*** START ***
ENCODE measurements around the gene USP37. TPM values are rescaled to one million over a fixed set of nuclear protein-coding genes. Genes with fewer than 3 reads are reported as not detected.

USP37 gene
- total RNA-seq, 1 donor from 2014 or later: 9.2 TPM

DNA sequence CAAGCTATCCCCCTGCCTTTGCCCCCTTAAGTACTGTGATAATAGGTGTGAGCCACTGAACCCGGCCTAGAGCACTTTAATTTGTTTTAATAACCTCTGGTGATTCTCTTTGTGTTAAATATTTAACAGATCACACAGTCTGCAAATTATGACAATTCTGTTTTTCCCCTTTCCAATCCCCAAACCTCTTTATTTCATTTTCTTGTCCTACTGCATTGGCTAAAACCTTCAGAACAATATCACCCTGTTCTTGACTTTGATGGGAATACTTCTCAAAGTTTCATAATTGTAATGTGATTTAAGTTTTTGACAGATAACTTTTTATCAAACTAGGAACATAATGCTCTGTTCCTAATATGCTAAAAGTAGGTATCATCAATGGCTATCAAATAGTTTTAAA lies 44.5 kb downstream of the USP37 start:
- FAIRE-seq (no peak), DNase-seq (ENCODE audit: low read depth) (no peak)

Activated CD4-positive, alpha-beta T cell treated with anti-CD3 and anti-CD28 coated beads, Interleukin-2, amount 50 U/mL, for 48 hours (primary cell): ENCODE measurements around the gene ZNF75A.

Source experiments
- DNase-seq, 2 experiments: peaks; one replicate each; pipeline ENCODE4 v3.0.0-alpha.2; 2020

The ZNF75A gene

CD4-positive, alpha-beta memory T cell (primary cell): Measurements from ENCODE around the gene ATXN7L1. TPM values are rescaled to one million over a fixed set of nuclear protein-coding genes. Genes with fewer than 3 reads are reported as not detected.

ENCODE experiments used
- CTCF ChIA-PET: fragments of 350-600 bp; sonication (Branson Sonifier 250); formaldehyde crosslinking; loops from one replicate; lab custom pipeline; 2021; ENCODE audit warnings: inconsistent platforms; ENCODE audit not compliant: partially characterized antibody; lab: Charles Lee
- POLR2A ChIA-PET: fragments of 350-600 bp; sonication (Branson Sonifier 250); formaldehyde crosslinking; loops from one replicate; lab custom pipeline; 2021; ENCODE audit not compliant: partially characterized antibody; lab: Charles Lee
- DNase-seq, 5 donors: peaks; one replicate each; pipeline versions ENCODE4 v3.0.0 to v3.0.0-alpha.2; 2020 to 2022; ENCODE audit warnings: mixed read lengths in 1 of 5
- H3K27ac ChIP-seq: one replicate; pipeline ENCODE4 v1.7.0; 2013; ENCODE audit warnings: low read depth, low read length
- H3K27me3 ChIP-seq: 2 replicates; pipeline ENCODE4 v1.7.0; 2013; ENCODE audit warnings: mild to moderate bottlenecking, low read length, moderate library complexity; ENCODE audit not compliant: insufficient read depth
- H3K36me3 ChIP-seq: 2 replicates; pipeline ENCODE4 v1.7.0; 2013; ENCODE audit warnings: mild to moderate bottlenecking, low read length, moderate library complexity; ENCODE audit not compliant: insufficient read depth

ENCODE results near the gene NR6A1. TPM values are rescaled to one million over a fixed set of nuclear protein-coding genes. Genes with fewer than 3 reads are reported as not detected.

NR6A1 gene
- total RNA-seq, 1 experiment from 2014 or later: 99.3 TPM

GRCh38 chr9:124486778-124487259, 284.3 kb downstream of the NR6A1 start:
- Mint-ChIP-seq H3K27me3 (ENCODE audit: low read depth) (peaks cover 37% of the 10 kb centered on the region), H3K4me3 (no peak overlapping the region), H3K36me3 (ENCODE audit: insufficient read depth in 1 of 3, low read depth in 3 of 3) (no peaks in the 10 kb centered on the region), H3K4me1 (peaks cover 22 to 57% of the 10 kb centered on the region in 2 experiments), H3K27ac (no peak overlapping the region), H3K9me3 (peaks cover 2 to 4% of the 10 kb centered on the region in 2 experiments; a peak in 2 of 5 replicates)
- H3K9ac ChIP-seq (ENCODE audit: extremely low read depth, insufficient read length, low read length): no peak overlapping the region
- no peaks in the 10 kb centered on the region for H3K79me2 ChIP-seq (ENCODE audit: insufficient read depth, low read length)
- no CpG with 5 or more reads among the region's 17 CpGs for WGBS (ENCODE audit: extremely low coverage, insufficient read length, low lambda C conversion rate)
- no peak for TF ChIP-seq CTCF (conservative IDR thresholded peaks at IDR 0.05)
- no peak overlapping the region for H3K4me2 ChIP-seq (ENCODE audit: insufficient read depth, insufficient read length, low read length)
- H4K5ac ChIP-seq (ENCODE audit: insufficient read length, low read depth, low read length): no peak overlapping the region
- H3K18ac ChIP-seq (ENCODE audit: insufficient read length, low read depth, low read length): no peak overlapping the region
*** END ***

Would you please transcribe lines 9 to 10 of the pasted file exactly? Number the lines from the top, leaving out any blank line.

The ZNF75A gene

CD4-positive, alpha-beta memory T cell (primary cell): Measurements from ENCODE around the gene ATXN7L1. TPM values are rescaled to one million over a fixed set of nuclear protein-coding genes. Genes with fewer than 3 reads are reported as not detected.